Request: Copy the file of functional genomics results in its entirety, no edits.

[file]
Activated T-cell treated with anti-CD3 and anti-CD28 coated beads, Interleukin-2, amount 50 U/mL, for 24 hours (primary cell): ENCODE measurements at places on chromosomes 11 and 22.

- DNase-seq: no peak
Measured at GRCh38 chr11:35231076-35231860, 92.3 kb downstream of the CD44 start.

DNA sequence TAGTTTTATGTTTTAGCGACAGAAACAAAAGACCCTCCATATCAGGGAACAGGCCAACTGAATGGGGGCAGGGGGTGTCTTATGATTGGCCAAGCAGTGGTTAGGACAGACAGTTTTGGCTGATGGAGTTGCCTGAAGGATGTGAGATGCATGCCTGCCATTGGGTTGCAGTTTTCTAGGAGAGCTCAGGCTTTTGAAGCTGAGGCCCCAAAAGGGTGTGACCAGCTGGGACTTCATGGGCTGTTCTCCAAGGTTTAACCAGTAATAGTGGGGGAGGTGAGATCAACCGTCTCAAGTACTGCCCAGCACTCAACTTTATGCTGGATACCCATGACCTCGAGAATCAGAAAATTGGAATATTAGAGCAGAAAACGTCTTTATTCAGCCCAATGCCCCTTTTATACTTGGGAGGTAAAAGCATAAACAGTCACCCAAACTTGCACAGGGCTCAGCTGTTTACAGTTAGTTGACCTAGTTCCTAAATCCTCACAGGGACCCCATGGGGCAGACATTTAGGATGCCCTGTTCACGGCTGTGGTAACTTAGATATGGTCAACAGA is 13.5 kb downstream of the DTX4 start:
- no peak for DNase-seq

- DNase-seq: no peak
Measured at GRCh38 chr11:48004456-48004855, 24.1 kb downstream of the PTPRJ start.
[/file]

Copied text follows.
Activated T-cell treated with anti-CD3 and anti-CD28 coated beads, Interleukin-2, amount 50 U/mL, for 24 hours (primary cell): ENCODE measurements at places on chromosomes 11 and 22.

- DNase-seq: no peak
Measured at GRCh38 chr11:35231076-35231860, 92.3 kb downstream of the CD44 start.

DNA sequence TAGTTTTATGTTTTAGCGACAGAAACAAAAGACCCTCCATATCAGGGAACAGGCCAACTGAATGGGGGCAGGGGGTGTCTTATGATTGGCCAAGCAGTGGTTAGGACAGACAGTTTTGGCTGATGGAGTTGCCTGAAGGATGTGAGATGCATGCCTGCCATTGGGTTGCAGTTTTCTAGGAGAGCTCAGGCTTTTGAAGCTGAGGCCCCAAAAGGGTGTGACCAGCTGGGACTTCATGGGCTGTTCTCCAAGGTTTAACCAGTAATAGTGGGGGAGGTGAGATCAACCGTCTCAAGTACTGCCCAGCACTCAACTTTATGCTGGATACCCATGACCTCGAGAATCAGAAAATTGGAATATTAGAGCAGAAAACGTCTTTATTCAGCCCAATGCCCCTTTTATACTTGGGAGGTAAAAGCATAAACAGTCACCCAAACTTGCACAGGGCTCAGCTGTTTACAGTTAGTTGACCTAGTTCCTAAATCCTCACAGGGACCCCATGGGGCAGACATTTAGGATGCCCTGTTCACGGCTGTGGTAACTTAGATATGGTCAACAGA is 13.5 kb downstream of the DTX4 start:
- no peak for DNase-seq

- DNase-seq: no peak
Measured at GRCh38 chr11:48004456-48004855, 24.1 kb downstream of the PTPRJ start.